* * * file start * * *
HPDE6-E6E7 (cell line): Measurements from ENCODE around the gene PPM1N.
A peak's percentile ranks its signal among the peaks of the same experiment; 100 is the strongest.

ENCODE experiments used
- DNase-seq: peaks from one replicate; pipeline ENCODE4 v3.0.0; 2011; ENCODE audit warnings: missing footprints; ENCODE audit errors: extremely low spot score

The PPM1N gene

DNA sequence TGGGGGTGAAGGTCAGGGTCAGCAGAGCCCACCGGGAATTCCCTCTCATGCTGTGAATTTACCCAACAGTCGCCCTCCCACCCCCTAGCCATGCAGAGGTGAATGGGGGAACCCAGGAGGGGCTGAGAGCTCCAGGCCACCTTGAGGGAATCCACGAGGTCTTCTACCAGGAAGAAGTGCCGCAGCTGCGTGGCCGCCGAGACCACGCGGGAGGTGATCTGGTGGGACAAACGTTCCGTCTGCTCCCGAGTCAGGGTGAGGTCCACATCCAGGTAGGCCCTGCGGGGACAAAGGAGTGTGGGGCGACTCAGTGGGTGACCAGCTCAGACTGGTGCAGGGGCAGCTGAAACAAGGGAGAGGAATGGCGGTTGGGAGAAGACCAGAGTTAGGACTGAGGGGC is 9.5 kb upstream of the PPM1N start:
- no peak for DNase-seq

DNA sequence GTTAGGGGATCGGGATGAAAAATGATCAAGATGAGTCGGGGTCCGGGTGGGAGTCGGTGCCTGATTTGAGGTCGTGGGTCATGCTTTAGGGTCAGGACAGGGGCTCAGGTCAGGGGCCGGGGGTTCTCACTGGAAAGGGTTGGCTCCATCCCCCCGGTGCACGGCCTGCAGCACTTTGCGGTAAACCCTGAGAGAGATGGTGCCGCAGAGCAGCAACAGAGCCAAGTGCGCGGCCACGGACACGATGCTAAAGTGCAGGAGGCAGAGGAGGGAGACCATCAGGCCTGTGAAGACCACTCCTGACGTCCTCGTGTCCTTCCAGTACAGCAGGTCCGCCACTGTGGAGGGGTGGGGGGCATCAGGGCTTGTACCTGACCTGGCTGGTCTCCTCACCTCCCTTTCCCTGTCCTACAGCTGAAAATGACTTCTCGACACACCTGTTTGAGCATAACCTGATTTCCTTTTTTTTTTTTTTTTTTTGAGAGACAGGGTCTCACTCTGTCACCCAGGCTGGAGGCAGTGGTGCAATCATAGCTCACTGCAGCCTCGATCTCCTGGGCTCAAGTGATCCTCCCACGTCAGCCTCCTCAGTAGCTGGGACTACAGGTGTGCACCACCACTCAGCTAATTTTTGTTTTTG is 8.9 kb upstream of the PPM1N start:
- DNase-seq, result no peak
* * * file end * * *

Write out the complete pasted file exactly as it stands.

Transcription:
HPDE6-E6E7 (cell line): Measurements from ENCODE around the gene PPM1N.
A peak's percentile ranks its signal among the peaks of the same experiment; 100 is the strongest.

ENCODE experiments used
- DNase-seq: peaks from one replicate; pipeline ENCODE4 v3.0.0; 2011; ENCODE audit warnings: missing footprints; ENCODE audit errors: extremely low spot score

The PPM1N gene

DNA sequence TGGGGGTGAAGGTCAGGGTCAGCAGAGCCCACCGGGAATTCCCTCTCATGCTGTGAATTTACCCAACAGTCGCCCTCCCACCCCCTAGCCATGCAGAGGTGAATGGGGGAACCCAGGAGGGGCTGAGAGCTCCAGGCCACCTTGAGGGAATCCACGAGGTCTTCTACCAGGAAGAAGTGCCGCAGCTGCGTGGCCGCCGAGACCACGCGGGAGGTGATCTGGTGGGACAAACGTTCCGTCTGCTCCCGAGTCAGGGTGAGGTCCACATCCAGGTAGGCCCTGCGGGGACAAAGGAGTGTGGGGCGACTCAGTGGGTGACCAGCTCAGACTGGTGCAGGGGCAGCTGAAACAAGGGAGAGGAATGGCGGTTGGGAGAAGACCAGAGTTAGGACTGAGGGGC is 9.5 kb upstream of the PPM1N start:
- no peak for DNase-seq

DNA sequence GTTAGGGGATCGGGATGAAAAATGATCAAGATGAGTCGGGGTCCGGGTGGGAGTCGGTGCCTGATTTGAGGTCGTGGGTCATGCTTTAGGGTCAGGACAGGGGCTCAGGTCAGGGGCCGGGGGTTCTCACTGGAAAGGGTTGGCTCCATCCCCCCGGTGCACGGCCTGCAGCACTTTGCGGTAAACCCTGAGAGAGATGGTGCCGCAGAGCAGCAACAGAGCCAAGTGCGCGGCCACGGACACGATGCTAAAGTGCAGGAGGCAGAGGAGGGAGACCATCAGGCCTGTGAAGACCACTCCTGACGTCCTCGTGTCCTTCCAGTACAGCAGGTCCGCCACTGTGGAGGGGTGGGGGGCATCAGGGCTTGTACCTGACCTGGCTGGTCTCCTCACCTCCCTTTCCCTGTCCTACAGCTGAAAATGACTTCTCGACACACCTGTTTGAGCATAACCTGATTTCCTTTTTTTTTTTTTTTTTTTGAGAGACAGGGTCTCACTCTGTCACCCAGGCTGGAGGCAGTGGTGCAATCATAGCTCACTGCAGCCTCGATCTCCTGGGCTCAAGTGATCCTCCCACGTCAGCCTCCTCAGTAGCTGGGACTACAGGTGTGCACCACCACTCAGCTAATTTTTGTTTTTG is 8.9 kb upstream of the PPM1N start:
- DNase-seq, result no peak